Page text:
President George W. Bush on Tuesday defied the Democratic-controlled Congress by vetoing a war-spending bill that set a timetable for withdrawal of US troops from Iraq.
Mr Bush had threatened for weeks to reject any legislation including withdrawal dates, which he argued would amount to an admission of defeat.
The bill, passed last week, authorised $124bn of emergency spending, mostly for the wars in Iraq and Afghanistan, but also set a target for all combat troops to be out of Iraq by April next year.
Speaking after the veto, Mr Bush said on Monday: “Setting a date for withdrawal is setting a date for failure and that would be irresponsible.”
The legislation represented the strongest challenge to presidential power since the Democrats took control of Capitol Hill in January.
The veto opened a new phase in the power struggle, with congressional leaders expected to meet Mr Bush at the White House on Wednesday in search of a compromise.
Mr Bush has demanded a fresh bill stripped of withdrawal dates, arguing that further delay would starve the military of urgently-needed funds.
“They’ve sent their message,” he said, referring to the vetoed bill. “Now it is time to put politics behind us and support the troops.”
Harry Reid, Senate majority leader, vowed to “reach out” to Mr Bush but said Democrats would continue pushing for an end to the war.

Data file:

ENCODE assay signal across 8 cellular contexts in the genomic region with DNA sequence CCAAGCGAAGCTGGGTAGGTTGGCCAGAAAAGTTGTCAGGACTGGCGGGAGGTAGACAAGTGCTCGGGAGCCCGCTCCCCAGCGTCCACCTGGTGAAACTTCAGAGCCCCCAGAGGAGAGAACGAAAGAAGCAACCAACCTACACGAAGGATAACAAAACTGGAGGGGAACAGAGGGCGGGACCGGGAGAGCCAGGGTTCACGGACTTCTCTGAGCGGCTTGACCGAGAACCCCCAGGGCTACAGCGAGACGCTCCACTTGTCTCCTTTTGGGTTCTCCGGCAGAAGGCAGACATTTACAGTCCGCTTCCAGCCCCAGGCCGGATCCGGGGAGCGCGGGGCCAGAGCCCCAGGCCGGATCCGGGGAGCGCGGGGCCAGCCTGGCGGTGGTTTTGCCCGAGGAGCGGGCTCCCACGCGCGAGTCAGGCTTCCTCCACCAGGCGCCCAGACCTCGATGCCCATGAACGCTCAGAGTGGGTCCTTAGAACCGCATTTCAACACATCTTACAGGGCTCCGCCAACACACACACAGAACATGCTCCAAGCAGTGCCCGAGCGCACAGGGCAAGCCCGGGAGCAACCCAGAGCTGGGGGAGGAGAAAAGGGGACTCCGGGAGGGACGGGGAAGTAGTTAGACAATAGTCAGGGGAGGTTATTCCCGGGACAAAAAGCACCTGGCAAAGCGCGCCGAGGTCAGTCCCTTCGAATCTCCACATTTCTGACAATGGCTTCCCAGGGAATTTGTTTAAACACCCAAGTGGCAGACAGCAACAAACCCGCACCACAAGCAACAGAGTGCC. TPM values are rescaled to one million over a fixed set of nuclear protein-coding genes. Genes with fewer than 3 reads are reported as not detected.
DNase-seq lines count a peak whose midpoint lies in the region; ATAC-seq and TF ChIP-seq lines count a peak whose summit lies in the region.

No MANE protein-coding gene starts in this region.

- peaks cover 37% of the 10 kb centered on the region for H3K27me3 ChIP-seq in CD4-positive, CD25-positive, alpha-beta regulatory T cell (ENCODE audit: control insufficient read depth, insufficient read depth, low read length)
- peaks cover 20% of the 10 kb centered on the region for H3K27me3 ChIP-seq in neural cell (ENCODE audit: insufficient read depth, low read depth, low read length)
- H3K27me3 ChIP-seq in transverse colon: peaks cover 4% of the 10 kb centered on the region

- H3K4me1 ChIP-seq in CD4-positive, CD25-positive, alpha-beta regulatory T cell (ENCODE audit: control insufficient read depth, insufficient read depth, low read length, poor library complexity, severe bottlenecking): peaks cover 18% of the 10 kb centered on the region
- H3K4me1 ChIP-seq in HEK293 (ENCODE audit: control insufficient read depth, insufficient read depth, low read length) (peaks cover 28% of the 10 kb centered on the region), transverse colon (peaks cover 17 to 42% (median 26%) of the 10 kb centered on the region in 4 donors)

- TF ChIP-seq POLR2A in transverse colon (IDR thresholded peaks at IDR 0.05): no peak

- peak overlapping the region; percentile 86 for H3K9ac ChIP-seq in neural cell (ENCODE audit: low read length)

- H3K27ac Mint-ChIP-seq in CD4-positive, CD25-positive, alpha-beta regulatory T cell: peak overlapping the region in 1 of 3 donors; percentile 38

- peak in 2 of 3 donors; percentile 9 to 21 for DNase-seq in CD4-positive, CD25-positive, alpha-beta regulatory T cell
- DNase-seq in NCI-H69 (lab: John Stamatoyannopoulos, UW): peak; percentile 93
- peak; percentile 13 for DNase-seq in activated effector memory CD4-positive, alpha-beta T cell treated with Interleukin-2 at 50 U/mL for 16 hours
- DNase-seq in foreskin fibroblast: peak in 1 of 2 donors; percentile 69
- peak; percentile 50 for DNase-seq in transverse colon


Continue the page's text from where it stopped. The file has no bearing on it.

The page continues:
“If the president thinks by vetoing this bill he will stop us from working to change the direction of the war in Iraq, he is mistaken,” he said.
Nancy Pelosi, House speaker, said Congress would not give in to Mr Bush’s demands for a “blank cheque”.
The Democrats do not have a big enough majority in Congress to override the veto, leaving party leaders with a dilemma over what to do next.
Growing anti-war sentiment among congressional Democrats would make it difficult for the leadership to win approval for more unconditional funding.
But they are also aware that failure to agree a compromise would expose the party to accusations of undermining the military.
Senior Democrats have floated a compromise that would remove withdrawal dates in return for the strengthening of performance benchmarks that the Iraqi government would be required to meet in return for continued US support.
But Condoleezza Rice, secretary of state, indicated on Sunday that Mr Bush was opposed to any conditions on war funding.
“Democrats want benchmarks so that, four or five months down the road, they can say, ‘this is what you said constituted success and it has not been achieved’,” said William Howell, an expert on congressional power in wartime at the University of Chicago.
Tuesday’s veto marked only the second time that Mr Bush has rejected legislation during his six years in office, in part because Congress was Republican-led until last year’s midterm elections.
Bill Clinton, his predecessor, issued 37 vetoes in eight years, while George H.W Bush vetoed on 44 occasions.
The Democrats delivered the bill to the White House on Tuesday on the fourth anniversary of Mr Bush’s speech hailing the end of major combat operations in Iraq – made on the decks of the USS Abraham Lincoln beneath a banner declaring “mission accomplished”.
Mr Howell said the veto was “stage one” in what was likely to be a long battle between Congress and the White House.
He likened the showdown to the early stages of congressional efforts to end the Vietnam War in the 1970s. “It is following a very similar path to Vietnam,” he said.